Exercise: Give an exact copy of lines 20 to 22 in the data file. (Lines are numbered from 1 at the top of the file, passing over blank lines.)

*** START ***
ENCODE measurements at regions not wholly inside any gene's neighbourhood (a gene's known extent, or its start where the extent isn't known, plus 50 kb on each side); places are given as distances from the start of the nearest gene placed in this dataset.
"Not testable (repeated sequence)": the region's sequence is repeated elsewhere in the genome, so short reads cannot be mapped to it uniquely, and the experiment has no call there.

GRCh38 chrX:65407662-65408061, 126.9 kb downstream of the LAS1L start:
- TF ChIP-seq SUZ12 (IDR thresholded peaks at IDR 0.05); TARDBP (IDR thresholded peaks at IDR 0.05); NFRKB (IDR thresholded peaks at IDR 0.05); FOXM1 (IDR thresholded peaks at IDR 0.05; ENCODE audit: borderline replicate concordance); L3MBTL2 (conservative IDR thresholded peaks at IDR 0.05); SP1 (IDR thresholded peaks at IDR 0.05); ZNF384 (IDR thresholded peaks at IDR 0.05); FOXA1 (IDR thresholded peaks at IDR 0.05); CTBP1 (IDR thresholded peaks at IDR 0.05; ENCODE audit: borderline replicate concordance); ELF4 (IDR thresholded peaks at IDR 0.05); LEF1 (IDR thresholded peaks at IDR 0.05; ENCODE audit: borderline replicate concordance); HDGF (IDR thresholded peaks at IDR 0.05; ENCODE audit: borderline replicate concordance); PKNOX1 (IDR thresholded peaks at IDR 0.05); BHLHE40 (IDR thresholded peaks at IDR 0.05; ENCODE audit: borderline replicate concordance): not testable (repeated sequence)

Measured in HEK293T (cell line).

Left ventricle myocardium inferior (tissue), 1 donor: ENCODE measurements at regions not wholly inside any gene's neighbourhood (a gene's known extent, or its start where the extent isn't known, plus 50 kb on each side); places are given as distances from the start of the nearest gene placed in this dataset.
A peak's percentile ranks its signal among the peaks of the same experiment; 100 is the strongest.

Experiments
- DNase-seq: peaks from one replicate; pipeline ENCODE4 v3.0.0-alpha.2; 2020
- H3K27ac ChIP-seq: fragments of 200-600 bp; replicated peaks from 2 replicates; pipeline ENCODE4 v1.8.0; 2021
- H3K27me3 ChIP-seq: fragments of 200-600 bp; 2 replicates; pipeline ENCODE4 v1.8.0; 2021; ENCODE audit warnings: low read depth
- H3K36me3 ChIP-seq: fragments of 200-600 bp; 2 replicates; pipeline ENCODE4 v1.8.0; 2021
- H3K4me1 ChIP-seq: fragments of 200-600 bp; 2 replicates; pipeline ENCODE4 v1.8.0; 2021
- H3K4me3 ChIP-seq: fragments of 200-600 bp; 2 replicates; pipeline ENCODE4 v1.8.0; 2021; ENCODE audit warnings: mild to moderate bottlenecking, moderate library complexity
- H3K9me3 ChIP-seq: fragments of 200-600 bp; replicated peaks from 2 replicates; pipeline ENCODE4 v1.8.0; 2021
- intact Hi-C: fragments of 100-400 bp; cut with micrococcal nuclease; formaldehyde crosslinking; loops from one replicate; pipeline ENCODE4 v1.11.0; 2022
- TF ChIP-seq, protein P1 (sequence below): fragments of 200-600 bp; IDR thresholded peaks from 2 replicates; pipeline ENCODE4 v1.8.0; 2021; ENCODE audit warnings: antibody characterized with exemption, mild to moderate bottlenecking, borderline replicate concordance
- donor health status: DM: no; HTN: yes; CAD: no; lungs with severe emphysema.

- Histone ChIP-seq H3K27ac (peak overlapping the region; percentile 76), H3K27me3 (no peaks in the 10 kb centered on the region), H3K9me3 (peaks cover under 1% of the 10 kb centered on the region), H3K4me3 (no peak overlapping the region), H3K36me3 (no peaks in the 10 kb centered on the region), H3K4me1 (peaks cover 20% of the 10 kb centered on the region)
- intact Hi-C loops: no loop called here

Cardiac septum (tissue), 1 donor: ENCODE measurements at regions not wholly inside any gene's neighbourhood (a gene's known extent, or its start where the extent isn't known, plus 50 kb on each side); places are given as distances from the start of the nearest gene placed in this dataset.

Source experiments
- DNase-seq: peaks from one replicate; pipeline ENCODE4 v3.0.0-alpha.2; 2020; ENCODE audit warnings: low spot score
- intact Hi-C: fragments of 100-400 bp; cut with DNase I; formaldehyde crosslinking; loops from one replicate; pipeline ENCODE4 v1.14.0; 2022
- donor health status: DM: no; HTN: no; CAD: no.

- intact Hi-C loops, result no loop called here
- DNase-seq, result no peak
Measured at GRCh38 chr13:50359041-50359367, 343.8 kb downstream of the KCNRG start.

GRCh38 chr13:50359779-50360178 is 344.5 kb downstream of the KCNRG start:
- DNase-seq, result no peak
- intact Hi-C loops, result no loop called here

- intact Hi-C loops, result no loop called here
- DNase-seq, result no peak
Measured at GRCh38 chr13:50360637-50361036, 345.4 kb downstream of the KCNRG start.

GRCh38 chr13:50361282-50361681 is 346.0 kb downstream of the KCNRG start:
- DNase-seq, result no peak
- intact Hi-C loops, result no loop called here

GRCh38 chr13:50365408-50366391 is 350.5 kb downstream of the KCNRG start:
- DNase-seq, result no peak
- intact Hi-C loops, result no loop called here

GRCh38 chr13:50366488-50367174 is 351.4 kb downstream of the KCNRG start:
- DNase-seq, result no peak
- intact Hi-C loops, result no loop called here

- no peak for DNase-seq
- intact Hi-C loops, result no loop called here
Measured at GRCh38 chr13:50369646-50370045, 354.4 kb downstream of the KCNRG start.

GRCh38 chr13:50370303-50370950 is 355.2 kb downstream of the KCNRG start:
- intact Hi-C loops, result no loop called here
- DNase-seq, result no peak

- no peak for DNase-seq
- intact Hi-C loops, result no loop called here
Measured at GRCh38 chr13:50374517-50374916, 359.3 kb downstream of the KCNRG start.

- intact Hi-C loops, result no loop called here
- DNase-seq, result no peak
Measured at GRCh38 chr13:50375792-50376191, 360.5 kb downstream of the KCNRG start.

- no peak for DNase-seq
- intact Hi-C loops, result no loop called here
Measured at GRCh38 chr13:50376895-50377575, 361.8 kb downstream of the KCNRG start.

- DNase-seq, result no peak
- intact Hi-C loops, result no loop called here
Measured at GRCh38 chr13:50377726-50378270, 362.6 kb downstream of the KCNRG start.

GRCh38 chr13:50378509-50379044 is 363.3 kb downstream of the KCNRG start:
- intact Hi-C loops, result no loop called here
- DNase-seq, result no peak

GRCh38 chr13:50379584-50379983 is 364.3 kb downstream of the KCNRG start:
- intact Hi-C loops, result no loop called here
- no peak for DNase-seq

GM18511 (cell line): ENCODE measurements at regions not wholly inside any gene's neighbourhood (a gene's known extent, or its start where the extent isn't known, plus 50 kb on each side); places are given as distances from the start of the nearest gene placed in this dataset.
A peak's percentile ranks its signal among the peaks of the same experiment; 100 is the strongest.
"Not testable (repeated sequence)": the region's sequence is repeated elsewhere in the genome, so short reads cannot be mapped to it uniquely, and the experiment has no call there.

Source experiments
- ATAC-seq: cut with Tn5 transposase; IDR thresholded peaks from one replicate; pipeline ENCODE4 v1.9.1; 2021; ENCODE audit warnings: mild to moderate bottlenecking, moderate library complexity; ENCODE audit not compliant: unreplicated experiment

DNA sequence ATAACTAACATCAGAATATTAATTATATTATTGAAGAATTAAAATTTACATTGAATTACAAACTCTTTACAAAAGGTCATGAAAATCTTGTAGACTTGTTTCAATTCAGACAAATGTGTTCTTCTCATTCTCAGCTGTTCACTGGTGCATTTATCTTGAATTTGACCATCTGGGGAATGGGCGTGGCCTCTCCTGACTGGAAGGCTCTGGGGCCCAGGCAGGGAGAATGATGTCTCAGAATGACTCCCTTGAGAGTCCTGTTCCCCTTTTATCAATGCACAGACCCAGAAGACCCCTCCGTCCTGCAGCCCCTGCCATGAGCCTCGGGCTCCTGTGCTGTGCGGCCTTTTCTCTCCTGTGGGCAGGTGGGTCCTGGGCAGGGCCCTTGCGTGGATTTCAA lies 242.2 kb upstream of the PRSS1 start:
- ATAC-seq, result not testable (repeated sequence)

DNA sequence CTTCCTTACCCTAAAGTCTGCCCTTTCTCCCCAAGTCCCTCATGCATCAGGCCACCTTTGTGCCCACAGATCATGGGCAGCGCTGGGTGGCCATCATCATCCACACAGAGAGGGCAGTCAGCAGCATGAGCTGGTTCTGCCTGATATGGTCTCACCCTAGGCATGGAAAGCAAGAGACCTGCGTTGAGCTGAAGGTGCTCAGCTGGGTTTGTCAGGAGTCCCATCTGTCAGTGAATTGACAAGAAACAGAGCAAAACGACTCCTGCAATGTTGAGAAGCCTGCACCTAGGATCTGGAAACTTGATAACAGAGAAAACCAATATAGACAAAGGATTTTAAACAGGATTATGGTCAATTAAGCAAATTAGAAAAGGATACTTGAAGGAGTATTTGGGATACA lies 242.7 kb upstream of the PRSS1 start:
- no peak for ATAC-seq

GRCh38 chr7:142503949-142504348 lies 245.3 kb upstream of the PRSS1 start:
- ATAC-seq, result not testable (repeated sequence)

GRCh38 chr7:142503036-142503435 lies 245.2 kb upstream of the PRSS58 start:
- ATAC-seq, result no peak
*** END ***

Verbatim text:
- intact Hi-C loops: no loop called here

Cardiac septum (tissue), 1 donor: ENCODE measurements at regions not wholly inside any gene's neighbourhood (a gene's known extent, or its start where the extent isn't known, plus 50 kb on each side); places are given as distances from the start of the nearest gene placed in this dataset.

Source experiments